Since opening a side-by-side pizza and burger concept last summer in Chicago, John McLean, former Levy Restaurants corporate chef and current owner of Good Eats Restaurant Group, has seen his business idea take off with a healthy following of customers mainly in the 20- to 40-year-old age range. The setting at Sono Wood Fired is minimal, contemporary sleekness featuring light wood tables and upright booths, soft gold lighting, and mod-style chairs.
The menu is a showcase for Neapolitan-style, charred-around-the-edges pizzas baked in a brightly tiled, wood- and coal-burning oven visible from the small dining space. Customers can choose from a variety of pizzas including traditional tomato sauce-based pies to those topped with spicy soppressata and tomato slices, pork sausage and peppers, artichokes and goat cheese. The menu also has a few white pies, one with clams and béchamel, and another with braised fennel and a mascarpone-goat cheese mixture. A few pasta dishes, wine, and some appetizers like antipasti, bruschetta and salads, and even burrata round out the menu.
Both Sono and its sister restaurant Urban Burger, which is just next door, sit on a quieter part of Clybourn Avenue just south of the busy North Avenue intersection. The craft beer/crafty burger menu pairs well with both the Urban part of the eatery's name as well as the décor. The interior features a black, scribbled chalkboard menu behind a light wood bar, flanked by light wood tables, dark ceramic flooring and a big storefront window. Black, gray and steel accents provide an overall punk rock aesthetic. Fried eggs, fois gras, bratwurst and short ribs, in addition to veggies and artisan cheeses, form the lineup of toppers for the half-pound Angus burgers with a toasty brioche bun and choice of spicy-sweet potato fries or regular shoestring style. There's also a rundown of burger alternatives, from pulled pork and grilled chicken to vegetarian options. Thick shakes are popular here too.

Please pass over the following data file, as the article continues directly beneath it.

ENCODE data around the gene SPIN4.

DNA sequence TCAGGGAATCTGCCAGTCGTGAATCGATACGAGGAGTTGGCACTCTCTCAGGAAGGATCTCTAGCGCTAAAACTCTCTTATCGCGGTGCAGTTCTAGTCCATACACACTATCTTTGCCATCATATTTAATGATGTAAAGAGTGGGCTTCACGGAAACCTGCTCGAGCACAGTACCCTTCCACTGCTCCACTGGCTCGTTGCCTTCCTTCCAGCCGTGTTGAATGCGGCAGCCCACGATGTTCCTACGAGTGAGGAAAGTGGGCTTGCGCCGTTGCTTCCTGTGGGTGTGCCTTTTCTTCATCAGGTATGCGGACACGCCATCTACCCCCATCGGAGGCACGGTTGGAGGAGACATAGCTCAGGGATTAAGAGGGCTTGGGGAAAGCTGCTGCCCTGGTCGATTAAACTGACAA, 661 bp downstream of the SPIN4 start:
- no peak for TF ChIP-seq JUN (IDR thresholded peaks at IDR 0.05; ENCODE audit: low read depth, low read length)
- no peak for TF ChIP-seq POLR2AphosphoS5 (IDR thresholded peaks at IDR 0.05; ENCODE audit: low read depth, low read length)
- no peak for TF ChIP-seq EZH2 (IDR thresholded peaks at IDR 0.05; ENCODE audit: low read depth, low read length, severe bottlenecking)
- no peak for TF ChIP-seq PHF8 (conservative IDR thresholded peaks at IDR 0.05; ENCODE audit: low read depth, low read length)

The dual concept idea comes on the heels of a devastating economic recession that hit the restaurant industry hard. In the get leaner, meaner and more customer-centric kind of world we live in now, McClean's idea strikes a chord with consumers. One day they may want a burger and the next day a pizza. That said, both kitchens operate separately (although they share purchasing duties) — as a result, both sets of cooking staffs can focus on what they do best: flipping burgers or baking pies.